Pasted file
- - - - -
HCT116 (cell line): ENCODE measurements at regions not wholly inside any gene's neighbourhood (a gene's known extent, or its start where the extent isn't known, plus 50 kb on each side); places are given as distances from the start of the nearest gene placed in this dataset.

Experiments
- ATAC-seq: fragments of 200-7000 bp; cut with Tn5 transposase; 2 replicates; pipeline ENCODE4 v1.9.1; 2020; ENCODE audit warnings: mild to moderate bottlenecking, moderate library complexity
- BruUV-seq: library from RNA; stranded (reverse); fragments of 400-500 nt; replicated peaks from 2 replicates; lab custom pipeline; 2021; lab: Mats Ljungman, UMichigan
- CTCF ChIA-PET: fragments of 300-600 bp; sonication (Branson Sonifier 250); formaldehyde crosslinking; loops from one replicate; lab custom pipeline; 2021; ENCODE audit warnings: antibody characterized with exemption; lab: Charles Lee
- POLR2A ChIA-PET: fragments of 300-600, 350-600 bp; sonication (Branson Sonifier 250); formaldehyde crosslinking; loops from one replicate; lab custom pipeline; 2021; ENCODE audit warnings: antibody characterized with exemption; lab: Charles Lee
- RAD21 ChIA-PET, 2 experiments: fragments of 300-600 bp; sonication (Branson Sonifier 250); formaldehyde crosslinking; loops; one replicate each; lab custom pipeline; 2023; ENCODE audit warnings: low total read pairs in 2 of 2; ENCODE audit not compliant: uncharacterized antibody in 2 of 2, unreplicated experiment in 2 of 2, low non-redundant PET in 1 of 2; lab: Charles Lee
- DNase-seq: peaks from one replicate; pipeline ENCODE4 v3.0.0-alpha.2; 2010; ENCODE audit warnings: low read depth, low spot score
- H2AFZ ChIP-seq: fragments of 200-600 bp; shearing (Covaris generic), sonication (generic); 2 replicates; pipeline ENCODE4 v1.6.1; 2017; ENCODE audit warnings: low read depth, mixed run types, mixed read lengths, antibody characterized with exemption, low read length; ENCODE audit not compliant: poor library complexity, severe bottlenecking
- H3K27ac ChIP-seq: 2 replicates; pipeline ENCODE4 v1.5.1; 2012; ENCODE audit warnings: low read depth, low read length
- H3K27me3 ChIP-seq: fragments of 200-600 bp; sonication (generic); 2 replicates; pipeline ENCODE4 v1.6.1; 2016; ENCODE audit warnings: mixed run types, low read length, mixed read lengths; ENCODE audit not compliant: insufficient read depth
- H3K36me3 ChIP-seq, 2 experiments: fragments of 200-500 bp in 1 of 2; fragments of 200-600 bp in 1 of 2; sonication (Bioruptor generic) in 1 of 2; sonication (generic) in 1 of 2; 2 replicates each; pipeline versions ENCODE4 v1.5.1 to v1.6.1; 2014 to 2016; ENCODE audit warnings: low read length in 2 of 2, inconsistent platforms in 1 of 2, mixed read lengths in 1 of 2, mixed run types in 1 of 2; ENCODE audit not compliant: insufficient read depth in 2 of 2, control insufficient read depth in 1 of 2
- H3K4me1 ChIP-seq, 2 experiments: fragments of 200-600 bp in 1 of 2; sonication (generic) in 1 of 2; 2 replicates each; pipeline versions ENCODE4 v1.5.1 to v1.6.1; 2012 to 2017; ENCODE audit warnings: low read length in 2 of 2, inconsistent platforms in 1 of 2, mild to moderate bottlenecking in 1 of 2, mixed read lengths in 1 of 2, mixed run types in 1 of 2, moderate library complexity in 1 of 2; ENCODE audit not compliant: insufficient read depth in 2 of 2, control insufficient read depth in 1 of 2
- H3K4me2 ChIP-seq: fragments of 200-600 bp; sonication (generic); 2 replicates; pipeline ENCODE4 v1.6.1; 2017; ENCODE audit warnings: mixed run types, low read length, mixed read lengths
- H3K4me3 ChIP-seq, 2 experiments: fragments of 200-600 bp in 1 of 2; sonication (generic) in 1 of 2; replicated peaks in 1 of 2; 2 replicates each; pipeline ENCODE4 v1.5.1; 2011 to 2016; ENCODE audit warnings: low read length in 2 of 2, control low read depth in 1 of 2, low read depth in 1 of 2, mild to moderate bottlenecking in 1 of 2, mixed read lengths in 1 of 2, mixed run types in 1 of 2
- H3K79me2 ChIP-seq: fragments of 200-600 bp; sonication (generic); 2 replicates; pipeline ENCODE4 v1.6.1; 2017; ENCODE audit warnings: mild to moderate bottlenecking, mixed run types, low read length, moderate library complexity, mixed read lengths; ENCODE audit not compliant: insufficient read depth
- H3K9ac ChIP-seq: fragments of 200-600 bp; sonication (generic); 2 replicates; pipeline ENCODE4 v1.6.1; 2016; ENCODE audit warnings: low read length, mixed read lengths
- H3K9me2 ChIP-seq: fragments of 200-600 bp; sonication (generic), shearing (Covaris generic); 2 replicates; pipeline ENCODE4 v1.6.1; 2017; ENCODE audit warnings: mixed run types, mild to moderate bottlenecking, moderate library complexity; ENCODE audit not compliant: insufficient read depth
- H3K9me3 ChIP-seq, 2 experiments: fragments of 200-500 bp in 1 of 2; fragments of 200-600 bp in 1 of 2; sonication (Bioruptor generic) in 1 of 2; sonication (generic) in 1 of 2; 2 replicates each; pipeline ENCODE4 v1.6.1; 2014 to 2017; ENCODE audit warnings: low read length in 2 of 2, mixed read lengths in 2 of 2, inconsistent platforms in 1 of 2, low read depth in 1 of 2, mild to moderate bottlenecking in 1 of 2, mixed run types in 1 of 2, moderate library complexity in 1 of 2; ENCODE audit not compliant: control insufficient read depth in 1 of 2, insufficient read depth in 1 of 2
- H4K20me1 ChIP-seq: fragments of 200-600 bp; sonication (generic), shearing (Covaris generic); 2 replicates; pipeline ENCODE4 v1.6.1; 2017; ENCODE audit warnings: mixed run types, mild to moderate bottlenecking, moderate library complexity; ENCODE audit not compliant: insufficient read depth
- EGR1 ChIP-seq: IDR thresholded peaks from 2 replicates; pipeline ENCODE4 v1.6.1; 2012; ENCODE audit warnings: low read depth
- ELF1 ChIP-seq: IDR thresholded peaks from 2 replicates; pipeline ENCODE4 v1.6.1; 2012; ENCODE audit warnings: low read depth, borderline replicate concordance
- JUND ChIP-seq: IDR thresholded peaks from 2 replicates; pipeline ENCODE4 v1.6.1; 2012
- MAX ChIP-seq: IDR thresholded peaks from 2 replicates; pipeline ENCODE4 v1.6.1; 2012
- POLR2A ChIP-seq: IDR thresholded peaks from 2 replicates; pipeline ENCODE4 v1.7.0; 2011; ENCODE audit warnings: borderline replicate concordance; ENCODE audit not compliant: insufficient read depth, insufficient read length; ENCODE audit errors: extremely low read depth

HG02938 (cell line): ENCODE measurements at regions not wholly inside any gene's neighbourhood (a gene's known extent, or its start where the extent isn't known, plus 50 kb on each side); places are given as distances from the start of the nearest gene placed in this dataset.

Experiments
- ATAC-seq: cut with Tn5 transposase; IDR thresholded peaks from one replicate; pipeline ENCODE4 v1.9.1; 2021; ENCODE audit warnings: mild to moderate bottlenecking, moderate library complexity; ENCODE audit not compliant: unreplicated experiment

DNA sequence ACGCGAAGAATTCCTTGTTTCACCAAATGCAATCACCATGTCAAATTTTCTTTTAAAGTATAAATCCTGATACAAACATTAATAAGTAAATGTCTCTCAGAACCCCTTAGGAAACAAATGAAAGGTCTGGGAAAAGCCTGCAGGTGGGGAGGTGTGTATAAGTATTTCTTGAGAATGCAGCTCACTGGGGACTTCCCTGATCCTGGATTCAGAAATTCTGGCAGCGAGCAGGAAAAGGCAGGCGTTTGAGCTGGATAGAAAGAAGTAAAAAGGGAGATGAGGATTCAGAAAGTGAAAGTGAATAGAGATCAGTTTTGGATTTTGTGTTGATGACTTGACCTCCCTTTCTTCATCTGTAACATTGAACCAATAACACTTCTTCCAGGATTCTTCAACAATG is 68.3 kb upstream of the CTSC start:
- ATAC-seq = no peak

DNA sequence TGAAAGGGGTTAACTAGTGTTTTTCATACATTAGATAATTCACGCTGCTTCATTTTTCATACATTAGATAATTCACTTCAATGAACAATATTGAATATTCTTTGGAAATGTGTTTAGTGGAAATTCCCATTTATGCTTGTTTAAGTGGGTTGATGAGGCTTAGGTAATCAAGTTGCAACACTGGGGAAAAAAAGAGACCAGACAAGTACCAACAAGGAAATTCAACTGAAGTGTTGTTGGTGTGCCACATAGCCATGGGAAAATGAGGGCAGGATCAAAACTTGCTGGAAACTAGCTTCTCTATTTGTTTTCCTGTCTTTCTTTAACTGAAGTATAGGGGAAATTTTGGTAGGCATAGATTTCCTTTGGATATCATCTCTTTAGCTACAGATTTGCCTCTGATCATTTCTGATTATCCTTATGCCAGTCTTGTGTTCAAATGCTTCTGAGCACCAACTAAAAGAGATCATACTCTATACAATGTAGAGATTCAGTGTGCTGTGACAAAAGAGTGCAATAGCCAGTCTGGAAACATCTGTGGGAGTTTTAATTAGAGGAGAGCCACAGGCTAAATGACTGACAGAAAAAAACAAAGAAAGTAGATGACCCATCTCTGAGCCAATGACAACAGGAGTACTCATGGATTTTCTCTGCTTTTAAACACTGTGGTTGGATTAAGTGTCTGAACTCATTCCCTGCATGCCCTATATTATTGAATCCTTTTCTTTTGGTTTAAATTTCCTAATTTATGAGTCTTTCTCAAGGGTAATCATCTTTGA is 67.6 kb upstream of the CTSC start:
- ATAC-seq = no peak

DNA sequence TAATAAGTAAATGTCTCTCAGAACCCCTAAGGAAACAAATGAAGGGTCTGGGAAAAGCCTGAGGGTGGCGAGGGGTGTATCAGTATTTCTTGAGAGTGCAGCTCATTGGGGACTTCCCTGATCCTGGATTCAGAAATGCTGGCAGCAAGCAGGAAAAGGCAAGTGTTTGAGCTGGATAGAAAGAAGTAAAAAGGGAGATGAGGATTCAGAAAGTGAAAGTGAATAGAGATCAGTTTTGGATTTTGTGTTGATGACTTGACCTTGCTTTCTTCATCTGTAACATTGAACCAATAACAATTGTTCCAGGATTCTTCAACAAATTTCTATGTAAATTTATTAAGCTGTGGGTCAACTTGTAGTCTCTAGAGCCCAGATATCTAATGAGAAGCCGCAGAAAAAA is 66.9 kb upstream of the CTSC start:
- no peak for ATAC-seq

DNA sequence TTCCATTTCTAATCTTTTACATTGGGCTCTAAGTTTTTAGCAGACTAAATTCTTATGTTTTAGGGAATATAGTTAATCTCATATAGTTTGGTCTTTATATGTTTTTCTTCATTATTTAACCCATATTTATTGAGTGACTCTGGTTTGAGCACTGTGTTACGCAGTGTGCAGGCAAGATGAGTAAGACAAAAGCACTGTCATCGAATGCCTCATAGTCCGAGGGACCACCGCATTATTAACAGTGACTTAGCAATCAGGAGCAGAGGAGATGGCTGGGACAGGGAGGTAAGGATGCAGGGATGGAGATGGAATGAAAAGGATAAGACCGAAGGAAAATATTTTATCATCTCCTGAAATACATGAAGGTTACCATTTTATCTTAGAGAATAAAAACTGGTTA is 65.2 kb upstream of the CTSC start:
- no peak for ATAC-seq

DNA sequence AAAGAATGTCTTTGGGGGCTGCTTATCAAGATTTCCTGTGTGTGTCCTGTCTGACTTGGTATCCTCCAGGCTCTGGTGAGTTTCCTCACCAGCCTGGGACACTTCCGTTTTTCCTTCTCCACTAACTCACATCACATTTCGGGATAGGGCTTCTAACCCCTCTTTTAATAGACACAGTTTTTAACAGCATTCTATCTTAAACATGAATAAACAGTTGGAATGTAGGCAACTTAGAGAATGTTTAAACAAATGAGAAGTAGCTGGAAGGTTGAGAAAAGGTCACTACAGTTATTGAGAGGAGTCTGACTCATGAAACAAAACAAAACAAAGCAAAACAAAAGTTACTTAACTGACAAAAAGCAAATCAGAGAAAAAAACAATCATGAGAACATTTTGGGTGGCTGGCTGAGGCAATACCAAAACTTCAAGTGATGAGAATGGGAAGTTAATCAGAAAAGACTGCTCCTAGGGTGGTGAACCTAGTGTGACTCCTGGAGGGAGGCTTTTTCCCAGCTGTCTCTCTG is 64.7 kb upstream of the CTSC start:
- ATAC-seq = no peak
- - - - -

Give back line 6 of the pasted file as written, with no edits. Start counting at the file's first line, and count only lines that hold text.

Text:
- POLR2A ChIA-PET: fragments of 300-600, 350-600 bp; sonication (Branson Sonifier 250); formaldehyde crosslinking; loops from one replicate; lab custom pipeline; 2021; ENCODE audit warnings: antibody characterized with exemption; lab: Charles Lee